Using this setup, with the pumps being run off solar panels, means I should be able to keep the whole house toasty using only the power of the sun. Of course there will be a diesel generator onsite for backup power, and the outbuilding will have a wood fired stove to heat the water when necessary, but I kinda think that it will only be necessary on the coldest days of the year. And, considering it'll cost approximately 8 grand, if not more, to install a high efficiency air exchange heat pump that will then require lots of electricity and lots of extra solar panels, I think that building a radiant heating system into the house as I go will make for a huge savings to both me and the environment. Not to mention I'll no longer be responsible for stinky coal fired power plants and brownouts!
Telco, one thing you may want to keep in mind is that if you go super-insulated then radiant heated floors might not even feel warm. They won't have to give off many BTUs and you have to consider all the parasitic pumping losses (higher electrical bills), especially if the tubing is smaller and more restrictive.
For a superinsulated home, my preference would be panel rads with TRVs (except perhaps the kitchen and baths). The TRVs allow non-electrical room by room heat control and automatic compensation to prevent solar heat gain - it's a purely mechanical control.
I'd love to do what you're doing. My outer walls would be concrete, then continuous XPS inside that and then a wood structural frame inside that possibly insulated with Roxul (no VP because the XPS is it). With high performance windows. the heatloss would be pretty low, even in the Great White North (although this design would work in suth'rn climes as well). The key idea would be to prevent thermal bridging everywhere...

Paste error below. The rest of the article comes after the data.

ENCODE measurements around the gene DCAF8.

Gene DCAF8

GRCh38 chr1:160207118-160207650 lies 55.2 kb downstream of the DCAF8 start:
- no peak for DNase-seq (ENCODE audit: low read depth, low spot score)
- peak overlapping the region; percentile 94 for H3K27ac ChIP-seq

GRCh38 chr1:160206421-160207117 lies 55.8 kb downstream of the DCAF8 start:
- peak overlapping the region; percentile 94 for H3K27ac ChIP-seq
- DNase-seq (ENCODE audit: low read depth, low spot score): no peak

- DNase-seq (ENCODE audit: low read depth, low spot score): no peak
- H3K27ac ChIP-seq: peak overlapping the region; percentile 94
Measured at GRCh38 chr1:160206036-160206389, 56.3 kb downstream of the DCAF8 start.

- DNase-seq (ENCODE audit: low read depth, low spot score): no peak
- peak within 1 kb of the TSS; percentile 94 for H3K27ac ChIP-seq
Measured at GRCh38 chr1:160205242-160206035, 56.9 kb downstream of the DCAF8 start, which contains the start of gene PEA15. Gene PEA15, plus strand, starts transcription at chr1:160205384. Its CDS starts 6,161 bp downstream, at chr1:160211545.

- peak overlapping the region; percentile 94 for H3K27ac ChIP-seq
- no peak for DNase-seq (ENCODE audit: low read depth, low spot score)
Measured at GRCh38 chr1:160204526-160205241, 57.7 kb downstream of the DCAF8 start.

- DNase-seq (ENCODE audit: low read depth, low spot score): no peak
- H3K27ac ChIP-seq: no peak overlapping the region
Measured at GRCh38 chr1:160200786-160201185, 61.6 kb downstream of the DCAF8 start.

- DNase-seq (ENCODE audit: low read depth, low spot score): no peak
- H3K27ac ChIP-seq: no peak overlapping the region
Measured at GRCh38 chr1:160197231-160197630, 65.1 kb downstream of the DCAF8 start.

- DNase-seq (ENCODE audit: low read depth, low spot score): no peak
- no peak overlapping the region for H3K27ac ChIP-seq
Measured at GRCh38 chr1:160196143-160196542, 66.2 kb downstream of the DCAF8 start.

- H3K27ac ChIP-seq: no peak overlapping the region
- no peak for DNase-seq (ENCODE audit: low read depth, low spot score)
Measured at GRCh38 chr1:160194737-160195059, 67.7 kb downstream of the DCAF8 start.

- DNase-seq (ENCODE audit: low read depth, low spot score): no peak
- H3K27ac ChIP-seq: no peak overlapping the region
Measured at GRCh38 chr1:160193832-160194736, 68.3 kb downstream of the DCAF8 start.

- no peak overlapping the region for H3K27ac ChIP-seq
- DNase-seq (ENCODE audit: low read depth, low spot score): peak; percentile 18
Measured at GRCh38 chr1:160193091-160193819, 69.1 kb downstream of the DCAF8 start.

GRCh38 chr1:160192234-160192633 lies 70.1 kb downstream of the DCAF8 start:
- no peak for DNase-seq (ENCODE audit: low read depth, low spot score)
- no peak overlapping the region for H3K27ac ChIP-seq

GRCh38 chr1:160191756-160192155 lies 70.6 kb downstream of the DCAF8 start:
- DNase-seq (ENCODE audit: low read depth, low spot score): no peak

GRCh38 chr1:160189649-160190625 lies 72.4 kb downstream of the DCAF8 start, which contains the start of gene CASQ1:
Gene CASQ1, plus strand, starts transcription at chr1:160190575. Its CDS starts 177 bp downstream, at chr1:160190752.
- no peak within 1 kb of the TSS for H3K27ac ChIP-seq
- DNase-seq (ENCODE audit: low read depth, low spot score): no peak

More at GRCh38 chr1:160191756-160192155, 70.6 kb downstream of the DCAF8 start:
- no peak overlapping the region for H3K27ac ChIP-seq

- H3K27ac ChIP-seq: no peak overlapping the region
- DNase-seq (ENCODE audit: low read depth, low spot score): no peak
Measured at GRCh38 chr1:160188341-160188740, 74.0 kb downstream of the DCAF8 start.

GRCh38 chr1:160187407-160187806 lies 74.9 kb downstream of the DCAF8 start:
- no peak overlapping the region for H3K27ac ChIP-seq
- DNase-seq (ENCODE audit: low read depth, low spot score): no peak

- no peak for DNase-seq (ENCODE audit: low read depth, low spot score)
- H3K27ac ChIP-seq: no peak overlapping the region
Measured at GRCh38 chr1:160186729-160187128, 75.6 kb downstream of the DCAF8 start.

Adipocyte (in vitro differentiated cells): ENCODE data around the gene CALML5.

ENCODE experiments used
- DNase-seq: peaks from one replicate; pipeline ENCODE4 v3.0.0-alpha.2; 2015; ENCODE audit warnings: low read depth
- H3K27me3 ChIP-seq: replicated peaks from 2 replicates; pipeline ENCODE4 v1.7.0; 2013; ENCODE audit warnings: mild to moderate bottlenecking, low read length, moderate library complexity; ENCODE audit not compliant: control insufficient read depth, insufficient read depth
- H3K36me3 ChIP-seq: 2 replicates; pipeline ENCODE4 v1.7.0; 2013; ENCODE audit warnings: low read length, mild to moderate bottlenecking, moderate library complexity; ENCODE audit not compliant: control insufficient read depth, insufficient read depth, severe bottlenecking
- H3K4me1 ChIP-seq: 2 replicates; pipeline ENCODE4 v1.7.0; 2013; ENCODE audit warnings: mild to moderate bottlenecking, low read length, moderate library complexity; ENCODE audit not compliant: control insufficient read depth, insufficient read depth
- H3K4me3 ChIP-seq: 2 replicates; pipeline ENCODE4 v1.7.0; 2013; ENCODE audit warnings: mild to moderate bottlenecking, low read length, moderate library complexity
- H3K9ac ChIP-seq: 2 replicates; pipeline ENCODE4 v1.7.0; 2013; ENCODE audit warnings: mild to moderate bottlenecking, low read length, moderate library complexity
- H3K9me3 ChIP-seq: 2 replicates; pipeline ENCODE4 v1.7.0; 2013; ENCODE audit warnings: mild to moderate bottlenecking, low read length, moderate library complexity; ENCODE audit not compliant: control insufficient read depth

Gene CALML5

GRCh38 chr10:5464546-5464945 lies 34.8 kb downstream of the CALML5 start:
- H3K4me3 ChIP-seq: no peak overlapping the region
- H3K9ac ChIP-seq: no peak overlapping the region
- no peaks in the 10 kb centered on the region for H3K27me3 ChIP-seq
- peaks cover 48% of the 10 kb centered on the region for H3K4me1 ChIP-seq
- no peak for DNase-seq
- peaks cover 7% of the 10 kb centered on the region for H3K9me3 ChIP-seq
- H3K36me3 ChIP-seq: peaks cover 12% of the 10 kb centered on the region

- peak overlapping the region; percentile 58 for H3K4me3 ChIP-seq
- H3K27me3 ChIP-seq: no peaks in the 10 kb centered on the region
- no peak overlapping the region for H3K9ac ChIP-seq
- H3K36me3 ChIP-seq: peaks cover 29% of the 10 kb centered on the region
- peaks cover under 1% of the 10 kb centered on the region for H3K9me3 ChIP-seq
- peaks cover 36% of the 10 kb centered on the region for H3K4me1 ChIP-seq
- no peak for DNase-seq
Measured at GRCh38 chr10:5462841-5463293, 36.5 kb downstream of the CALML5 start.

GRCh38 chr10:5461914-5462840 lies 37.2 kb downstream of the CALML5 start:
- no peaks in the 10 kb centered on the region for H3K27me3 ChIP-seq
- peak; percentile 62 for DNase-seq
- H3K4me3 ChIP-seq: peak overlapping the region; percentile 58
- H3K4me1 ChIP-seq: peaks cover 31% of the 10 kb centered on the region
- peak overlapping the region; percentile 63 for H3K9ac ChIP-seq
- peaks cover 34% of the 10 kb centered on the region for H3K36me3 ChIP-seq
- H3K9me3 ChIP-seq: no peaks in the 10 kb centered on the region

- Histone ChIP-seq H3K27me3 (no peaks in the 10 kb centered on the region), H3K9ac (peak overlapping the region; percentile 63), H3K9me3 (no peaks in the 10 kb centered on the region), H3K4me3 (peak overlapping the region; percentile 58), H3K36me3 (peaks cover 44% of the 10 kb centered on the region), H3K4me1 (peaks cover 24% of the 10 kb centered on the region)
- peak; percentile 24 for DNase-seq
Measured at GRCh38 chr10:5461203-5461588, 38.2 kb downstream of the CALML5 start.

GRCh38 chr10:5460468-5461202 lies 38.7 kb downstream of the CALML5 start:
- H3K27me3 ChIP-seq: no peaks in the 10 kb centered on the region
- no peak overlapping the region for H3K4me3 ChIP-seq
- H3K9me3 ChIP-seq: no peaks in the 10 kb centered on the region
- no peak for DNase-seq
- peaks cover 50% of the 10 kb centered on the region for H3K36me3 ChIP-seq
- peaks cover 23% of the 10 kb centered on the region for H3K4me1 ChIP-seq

I may be calling a duck a goose here. When I say radiant heat, I'm speaking of those little water radiators that go along the wall at floor level. They would be inside the insulated shell. I'm not too big on the in-floor heaters, since a pipe breaking means pulling the flooring out where a radiator simply requires turning a valve, then replacing the offending unit. Older tech, yes, but still very effective.
The pump should be covered by solar. When you look at the cost of a high efficiency HVAC system on a new install, like 10-12 grand, I'm figuring that going this way won't cost very much more even when you take the extra solar panels that would be required into account. And worse comes to worse, a diesel generator can provide the power on those few days per year when there wouldn't be enough sun to provide power. Winters in the Midwest are pretty mild overall, we usually have no more than 2 really bad weeks.
Don't let the fear of pipes breaking hold you back from the idea of radiant floor heat. In a well tested and sealed system constructed of Pex tubing, there really is no known definate lifespan. So long as you don't damage it by drilling through it or something, the possibility for a properly constructed system to leak is virtually nil.
Hmm, interesting. How well does it handle weight? My intent is Pergo-style flooring throughout the house, except in maybe the master bedroom, with large throw rugs in the living room and other bedrooms. Mater bed also will have a king size waterbed, one of the ones that looks like a regular bed but has a single bladder for the water. I'd like to do throw rugs in all rooms due to my wife's allergies since throw rugs can be either cleaned outside with soap and water regularly, dry cleaned or replaced when needed. I've heard of nasty stories where a large, heavy piece of furniture has crushed the lines under the floor causing a nasty leak, but as I say they are stories and may not be true.
Also, what happens if there is a power loss and the piping freezes? With the radiant heaters along the wall I know I have the option of draining the lines in an emergency. Would suck to take a weeklong cruise in the Bahamas to come back to no heating system. If the water bed freezes the bladder will stretch to accommodate some, and has a built-in retaining wall to catch most of the water so leakage would be minimal, if any in the event of a freeze.